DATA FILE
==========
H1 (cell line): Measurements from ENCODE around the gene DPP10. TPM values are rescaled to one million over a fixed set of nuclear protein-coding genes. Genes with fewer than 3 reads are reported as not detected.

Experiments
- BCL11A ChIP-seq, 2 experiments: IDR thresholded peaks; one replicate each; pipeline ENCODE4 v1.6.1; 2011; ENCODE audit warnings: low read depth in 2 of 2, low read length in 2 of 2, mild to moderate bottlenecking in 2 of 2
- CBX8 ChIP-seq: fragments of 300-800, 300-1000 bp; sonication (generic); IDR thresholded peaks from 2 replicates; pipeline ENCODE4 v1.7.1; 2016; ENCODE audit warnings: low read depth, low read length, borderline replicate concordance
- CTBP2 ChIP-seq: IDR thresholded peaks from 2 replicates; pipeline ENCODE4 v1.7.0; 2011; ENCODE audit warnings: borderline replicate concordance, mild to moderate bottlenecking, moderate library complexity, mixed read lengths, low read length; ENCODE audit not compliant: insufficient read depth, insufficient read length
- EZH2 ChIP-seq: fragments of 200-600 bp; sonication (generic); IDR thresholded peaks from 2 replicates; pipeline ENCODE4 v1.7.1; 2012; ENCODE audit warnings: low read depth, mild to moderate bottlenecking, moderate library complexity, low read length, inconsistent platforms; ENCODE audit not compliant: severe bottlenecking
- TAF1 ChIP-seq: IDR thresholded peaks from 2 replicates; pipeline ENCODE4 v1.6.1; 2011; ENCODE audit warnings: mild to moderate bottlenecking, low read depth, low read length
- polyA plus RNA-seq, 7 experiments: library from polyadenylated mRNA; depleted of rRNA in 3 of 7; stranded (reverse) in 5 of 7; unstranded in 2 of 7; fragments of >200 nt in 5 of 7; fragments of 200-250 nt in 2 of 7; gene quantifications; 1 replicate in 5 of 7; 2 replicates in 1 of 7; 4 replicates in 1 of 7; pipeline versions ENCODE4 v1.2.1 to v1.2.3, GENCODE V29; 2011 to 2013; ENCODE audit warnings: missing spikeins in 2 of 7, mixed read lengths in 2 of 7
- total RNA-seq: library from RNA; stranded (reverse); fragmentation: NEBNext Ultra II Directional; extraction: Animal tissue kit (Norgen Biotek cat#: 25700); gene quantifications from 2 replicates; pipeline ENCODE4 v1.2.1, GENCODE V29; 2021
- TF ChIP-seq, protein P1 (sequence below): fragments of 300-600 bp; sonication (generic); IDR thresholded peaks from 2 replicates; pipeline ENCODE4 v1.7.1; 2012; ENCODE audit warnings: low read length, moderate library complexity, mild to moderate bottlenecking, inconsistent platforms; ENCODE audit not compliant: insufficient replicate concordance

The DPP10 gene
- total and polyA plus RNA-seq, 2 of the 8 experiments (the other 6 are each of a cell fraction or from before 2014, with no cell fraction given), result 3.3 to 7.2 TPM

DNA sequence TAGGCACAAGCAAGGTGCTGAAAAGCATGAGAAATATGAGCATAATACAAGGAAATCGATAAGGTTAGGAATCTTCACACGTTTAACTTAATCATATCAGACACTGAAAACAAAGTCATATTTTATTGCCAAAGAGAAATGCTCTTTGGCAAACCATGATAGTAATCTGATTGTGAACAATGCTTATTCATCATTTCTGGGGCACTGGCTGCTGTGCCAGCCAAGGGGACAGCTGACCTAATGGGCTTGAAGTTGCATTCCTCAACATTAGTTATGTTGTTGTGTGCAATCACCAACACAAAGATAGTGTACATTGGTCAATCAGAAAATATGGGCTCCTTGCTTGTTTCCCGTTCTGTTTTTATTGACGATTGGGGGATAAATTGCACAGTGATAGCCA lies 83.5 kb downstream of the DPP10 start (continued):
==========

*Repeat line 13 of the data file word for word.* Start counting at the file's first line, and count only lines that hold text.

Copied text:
DNA sequence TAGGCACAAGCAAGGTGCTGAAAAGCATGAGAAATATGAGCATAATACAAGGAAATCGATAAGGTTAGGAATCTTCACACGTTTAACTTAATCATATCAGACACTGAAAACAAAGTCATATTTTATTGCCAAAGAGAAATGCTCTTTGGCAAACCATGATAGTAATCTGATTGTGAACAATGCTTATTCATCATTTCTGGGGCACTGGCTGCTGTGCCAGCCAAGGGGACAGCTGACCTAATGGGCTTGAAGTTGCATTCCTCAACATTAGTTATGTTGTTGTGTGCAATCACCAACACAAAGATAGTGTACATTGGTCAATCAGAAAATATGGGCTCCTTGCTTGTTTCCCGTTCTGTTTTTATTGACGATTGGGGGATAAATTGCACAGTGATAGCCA lies 83.5 kb downstream of the DPP10 start (continued):